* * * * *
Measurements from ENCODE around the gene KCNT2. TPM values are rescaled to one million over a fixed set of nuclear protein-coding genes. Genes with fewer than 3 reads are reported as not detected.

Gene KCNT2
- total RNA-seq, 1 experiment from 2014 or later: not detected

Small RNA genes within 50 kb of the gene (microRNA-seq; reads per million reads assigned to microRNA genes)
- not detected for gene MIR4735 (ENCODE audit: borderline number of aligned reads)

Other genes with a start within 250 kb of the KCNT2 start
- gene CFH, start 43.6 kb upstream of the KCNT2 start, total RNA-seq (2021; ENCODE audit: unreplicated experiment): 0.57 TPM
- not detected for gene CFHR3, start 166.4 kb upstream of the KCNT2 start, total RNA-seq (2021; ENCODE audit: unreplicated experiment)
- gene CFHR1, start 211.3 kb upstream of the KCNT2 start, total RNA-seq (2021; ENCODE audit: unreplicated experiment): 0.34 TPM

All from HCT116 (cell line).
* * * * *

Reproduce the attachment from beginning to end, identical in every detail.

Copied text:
Measurements from ENCODE around the gene KCNT2. TPM values are rescaled to one million over a fixed set of nuclear protein-coding genes. Genes with fewer than 3 reads are reported as not detected.

Gene KCNT2
- total RNA-seq, 1 experiment from 2014 or later: not detected

Small RNA genes within 50 kb of the gene (microRNA-seq; reads per million reads assigned to microRNA genes)
- not detected for gene MIR4735 (ENCODE audit: borderline number of aligned reads)

Other genes with a start within 250 kb of the KCNT2 start
- gene CFH, start 43.6 kb upstream of the KCNT2 start, total RNA-seq (2021; ENCODE audit: unreplicated experiment): 0.57 TPM
- not detected for gene CFHR3, start 166.4 kb upstream of the KCNT2 start, total RNA-seq (2021; ENCODE audit: unreplicated experiment)
- gene CFHR1, start 211.3 kb upstream of the KCNT2 start, total RNA-seq (2021; ENCODE audit: unreplicated experiment): 0.34 TPM

All from HCT116 (cell line).